Caryacarya-1

21. Social Functions and Festivals

You should make arrangements for different types of festivity on the occasions of the ceremonial functions of the Marga. Ensure that those who enjoy the celebrations also get thereby healthy opportunities for their physical growth, mental development and spiritual progress.

Among the social functions are:
• Ánanda Púrńimá / Vaeshákhii Púrńimá. [The full-moon day of the month of Vaeshákha. It celebrates the day of Shrii Shrii Ánandamúrtijii’s birth.]
• Shrávańii Púrńimá. [The full-moon day of Shrávána. It celebrates the day of the first initiation given by Shrii Shrii Ánandamúrtijii.]
• Sháradotsava: from the sixth day to the tenth day of the bright fortnight of Áshvina. [Autumn Festival].
• Diipávalii / Kárttikii Amávasyá. [The new moon of Kárttika. As that night is the darkest night of the year, the celebration with fireworks and illumination symbolizes the forces of light or vidyá (knowledge) overcoming the forces of darkness or avidyá (ignorance).]
• Bhrátrdvitiiya: the second day of the bright fortnight of Kárttika. [Brothers’ Day.]
• Navánna: any full-moon day of the season when the major crop of the area is harvested.
• New Year’s Day: the first day of the international-calendar year (i.e., 1st January), and also the first day of the local-calendar year.
• Vasantotsava / Phálgunii Púrńimá. [The full-moon day of Phálguna. Spring Festival.]
Details of Functions:

Ánanda Púrńimá: Collective bath with snána mantra,(11) twice collective Iishvara Prańidhána and Varńárghyadána, collective noon and night meals, merry celebrations, spiritual conferences, annual meetings of workers, children’s sports, and procession with táńd́ava dance.

Shrávańii Púrńimá: Twice collective Iishvara Prańidhána and Varńárghyadána, collective noon and night meals, merry celebrations, spiritual conferences, literary meetings, procession with táńd́ava dance in the afternoon.

Sháradotsava:
a. Śaśt́hii (Children’s Day): Once collective Iishvara Prańidhána and Varńárghyadána, merry celebrations, children’s exhibitions and children’s sport-exhibitions, and collective feasts for children.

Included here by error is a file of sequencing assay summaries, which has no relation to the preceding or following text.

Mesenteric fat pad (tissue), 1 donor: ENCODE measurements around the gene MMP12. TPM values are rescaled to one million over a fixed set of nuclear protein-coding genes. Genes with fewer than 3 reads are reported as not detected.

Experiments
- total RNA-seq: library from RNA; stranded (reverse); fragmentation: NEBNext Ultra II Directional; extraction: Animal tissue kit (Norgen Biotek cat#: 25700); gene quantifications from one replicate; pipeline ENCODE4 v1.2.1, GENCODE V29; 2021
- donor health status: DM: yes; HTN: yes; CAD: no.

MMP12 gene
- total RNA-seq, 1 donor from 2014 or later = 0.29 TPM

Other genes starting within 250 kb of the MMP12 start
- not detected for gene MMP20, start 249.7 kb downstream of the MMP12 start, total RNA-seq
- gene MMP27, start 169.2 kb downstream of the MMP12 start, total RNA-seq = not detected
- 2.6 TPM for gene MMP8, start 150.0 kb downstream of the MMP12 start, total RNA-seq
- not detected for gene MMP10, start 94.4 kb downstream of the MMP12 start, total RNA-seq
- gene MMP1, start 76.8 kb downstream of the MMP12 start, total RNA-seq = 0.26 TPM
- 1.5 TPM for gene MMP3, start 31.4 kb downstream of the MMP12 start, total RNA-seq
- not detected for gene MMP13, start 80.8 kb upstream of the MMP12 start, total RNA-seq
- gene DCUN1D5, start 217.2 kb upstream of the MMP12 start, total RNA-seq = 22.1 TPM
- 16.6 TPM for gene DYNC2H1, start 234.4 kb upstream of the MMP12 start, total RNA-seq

b. Saptamii (Public Day – for all those who are not children): Once collective Iishvara Prańidhána and Varńárghyadána, merry celebrations, youth health exhibitions, and adult sport- and strength-exhibitions.

c. Aśt́amii (Fine Arts Day): Once collective Iishvara Prańidhána and Varńárghyadána, merry celebrations, literary meetings, and various types of fine-arts exhibitions.

d. Navamii (Music Day): Once collective Iishvara Prańidhána and Varńárghyadána, merry celebrations, music, instrumental music, and dance competition.

e. Dashamii (Vijayotsava): Procession with music and táńd́ava dance, wearing colourful dress; then collective Iishvara Prańidhána and Varńárghyadána, salutations and affectionate embraces, etc., and entertaining guests and visitors at one’s residence.

Diipávalii: Once collective Iishvara Prańidhána and Varńárghyadána, illumination, collective merry celebrations, entertaining visitors at one’s residence, and procession with táńd́ava dance.

Bhrátrdvitiiyá: The brother will receive the blessings and auspicious tilakas of his elder sisters, and salutations, garlands and sandal-paste tilakas from the younger sisters, then accept food.

Mantra: Bhrátá me ciráyurbhavatu [May my brother have a long life]. (Three times.)

Navánna: Performance of Iishvara Prańidhána with and feeding of one invited guest. Collective merry celebration is the chief feature of this function.

New Year’s Day: Collective Iishvara Prańidhána and Varńárghyadána both morning and evening, collective merry celebrations, sports and games for all, collective noon and night meals, and procession with táńd́ava dance in the afternoon.

Vasantotsava / Dol: Those of the same age will play with colours and flowers among themselves in the morning of the full-moon day. The youngsters will offer the same at the feet of the elders, and the initiate at the feet of his/her ácárya/á. (But the elders will not offer colours and flowers to the youngsters.)

Then, in the afternoon, all will perform collective Iishvara Prańidhána and Varńárghyadána (using áviir [coloured powder] or flowers of colours of their own choice). At the end, all will play among themselves with this áviir or these flowers without distinction between young and old, initiate and ácárya. Do not offer these colours or flowers at anybody’s feet. But if, while people are playing, they do touch anybody’s feet, that should not be considered wrong, in Ánandamúrtijii’s opinion. (Men and women should not exchange colours and flowers with each other.) Finally, there will be a collective meal.

The following day, continue merry celebrations at your residence and have a procession with táńd́ava dance in the afternoon. Continue collective merry celebrations in the evening.

Our social-cum-spiritual functions will be considered part of spiritual life.

N.B.:
• Programmes should be conveniently arranged and adjusted if necessary.

• In relation to Guru Pújá, one should remember that both crude and subtle offerings have equal value. Therefore one should not do anything merely for show.

• In all family celebrations, perform collective Iishvara Prańidhána. Dharmacakra should be arranged in all social functions, and spiritual discourses may also be arranged, according to convenience.

1965, Jamalpur